In the case of a cell with an n-type light receiving surface region and a p-type back surface region, the light receiving surface region will typically be doped to provide a conductivity in the range of 50-1000 ohms per square while the surface regions in the depressions will typically be doped to provide a conductivity in the range of 1-50 ohms per square with the depression surface region doping concentration being above 1017 atoms/cm3 and preferably above 1019 atoms/cm3, however the surface regions in the depressions may also be doped at a similar level to the remainder of the surface region of the cell material. The surface region on the light receiving surface will typically be in the range of 0.01 to 0.4 μm deep whereas the doped surface region in the depressions will typically have a depth in the range of 0.4 to 1.0 μm at its deepest point. In the simplest case the rear surface region doping will effectively be the same as the bulk of the cell which will typically be doped in the order of 1015 to 1017 atoms/cm3 while the surface regions in the respective depressions will be either left the same as the bulk if sufficiently high or else separately doped to provide a surface layer region, in the depression, with a conductivity in the range of 1 to 50 ohms per square, with a surface region dopant concentration above 10 17 atoms/cm3 and preferably above 1019 atoms/cm3. In the case where the surface regions in the respective rear surface depressions are separately doped, the doped surface region in the depressions will typically have a depth in the range of 0.4 to 1.0 μm at its deepest point. The rear surface may also have an n+ region between the contacts in which case this surface region will typically be doped to provide a conductivity in the range of 50 to 1000 ohms per square. Alternatively a p-type region may extend over the entire rear surface between the contacts in which case this surface region will also typically be doped to provide a conductivity in the range of 50 to 1000 ohms per square.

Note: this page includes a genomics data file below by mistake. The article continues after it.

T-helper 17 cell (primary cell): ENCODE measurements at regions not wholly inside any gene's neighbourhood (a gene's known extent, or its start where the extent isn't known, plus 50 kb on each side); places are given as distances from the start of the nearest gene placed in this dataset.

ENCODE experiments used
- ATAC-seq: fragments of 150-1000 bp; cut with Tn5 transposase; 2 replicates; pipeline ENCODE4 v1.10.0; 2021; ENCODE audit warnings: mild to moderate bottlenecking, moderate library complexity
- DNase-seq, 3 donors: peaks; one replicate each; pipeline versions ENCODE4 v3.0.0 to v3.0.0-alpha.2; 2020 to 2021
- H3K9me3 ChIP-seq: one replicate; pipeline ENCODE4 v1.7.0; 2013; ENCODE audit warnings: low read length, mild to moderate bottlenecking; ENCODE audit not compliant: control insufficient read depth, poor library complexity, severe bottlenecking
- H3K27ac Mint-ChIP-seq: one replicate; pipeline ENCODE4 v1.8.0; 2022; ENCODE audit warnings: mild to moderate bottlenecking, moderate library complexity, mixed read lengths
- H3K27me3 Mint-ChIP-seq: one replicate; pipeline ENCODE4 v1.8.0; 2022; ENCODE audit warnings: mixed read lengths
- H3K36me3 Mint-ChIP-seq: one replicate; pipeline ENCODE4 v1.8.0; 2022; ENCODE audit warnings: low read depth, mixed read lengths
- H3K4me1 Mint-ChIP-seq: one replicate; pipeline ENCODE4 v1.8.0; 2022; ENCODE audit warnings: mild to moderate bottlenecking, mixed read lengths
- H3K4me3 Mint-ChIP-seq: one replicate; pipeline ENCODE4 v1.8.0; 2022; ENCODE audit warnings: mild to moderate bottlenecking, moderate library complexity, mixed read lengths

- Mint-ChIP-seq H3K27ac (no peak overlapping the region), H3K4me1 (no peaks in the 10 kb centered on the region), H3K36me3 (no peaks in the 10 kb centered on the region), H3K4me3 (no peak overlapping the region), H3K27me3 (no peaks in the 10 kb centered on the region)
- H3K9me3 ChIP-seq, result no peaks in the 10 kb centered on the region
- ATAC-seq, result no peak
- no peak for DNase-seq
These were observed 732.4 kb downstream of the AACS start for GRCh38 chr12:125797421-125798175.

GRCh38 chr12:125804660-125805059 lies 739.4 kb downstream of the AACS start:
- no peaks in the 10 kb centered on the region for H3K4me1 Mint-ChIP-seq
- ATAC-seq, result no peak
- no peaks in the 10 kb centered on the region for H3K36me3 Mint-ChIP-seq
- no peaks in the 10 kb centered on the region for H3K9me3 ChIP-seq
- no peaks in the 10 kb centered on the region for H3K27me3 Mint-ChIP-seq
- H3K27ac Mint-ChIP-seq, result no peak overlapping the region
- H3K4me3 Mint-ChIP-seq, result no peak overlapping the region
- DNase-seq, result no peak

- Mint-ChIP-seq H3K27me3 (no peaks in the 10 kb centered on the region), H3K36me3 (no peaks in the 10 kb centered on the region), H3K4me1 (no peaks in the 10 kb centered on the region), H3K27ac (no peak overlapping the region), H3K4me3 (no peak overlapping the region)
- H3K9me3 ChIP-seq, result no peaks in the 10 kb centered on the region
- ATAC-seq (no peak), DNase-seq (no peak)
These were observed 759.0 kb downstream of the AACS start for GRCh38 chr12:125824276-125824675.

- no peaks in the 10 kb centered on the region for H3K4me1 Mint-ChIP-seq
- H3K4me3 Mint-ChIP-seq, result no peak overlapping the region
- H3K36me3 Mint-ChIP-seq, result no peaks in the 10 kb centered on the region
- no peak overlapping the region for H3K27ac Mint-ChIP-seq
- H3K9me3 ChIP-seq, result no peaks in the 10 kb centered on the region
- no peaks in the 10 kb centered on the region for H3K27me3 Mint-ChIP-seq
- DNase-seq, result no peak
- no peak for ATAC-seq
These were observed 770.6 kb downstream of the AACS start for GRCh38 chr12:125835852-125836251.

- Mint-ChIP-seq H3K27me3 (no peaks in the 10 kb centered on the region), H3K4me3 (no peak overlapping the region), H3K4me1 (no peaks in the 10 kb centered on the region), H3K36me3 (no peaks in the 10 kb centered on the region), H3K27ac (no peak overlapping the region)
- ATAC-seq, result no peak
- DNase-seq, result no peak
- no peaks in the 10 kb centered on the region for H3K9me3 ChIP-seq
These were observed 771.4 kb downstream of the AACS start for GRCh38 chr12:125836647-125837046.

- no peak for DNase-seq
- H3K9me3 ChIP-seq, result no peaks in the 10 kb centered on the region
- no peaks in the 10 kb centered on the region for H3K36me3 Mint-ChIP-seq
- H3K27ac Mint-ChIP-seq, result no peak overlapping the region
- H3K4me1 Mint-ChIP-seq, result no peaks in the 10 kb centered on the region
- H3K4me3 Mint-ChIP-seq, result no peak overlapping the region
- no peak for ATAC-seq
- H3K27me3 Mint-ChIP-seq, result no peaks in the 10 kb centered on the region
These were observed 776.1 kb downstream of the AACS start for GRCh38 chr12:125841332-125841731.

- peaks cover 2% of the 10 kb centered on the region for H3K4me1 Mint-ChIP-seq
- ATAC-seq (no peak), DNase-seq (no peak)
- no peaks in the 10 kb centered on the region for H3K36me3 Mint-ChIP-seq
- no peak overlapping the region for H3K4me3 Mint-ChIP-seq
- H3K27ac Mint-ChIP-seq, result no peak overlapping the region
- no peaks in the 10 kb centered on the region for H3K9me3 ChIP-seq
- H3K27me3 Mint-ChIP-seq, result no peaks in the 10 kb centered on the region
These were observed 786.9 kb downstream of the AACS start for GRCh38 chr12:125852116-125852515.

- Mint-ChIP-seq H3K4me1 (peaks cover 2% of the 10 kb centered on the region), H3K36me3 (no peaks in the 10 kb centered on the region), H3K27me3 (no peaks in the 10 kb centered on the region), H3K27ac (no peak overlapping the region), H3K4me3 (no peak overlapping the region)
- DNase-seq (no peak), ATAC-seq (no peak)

To simplify the doping of the walls of the depressions (wells or grooves) in commercial processes, by reducing the number of processing steps, and thereby reducing the cost, it is possible to deliberately add dopants into the surface dielectric layer such that when the laser is used to drill surface depressions for the contacts some of the dopants from the dielectric layer are automatically incorporated into the surface regions of the depressions, therefore avoiding the necessity for a separate diffusion step. However, in the highest performance devices the surface regions of the depressions are not doped in this way as the electrical performance of the cells is not quite as good.

According to yet another aspect, a method is provided for applying a reagent to a surface of a structure during the formation of a solar cell comprising adjacent regions of semiconductor material forming a pn junction substantially parallel to front and rear surfaces of the solar cell, the method including:

    • i) placing the structure on a carrier of an inkjet print mechanism where a source of the reagent is connected to a print head of the print mechanism; and
    • ii) scanning the print head relative to the structure such that the print head passes over the areas where the reagent is to be applied and operating the print head to apply the reagent when an area to which the reagent is to be applied is located under the print head.